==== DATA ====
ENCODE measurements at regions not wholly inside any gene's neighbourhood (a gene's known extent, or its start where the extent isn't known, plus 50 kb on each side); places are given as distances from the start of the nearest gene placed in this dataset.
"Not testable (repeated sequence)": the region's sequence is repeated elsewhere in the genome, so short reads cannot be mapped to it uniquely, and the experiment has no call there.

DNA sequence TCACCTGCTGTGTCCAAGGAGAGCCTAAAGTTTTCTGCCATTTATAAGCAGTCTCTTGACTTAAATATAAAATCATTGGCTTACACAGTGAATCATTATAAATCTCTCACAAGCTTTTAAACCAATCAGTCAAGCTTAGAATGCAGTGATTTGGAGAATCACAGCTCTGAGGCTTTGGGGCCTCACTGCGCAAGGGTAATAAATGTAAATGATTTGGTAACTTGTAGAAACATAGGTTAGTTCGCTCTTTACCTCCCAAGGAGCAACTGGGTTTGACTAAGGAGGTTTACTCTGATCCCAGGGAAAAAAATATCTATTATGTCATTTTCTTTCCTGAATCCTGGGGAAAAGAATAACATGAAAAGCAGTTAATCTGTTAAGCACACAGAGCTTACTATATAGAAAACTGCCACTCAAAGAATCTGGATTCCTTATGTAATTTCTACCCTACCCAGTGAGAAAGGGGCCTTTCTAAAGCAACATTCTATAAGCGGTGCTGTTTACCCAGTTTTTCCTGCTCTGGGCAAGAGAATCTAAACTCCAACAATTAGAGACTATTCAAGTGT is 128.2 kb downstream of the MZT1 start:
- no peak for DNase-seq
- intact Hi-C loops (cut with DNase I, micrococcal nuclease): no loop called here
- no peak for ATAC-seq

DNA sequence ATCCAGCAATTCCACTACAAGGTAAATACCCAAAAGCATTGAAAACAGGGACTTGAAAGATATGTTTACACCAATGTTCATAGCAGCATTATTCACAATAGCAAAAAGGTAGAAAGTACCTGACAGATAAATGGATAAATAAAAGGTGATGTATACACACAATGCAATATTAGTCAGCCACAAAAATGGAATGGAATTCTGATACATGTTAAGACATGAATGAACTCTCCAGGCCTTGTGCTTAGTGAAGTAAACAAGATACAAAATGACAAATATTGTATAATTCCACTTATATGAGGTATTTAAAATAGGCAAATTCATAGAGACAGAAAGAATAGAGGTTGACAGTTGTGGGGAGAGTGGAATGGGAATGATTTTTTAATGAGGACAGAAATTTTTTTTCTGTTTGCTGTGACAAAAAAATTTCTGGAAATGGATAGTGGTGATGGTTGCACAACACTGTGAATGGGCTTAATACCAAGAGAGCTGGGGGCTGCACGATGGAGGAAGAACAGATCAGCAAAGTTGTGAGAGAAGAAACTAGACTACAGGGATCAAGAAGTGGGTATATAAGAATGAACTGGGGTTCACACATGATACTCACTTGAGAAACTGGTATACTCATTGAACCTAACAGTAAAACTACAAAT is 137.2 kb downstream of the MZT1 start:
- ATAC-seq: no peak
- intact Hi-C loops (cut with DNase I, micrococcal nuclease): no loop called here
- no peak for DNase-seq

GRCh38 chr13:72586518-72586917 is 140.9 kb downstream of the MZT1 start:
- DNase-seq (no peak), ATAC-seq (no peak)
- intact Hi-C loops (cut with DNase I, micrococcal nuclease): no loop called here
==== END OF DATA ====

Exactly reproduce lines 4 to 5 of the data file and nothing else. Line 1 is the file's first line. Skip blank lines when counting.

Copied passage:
- no peak for DNase-seq
- intact Hi-C loops (cut with DNase I, micrococcal nuclease): no loop called here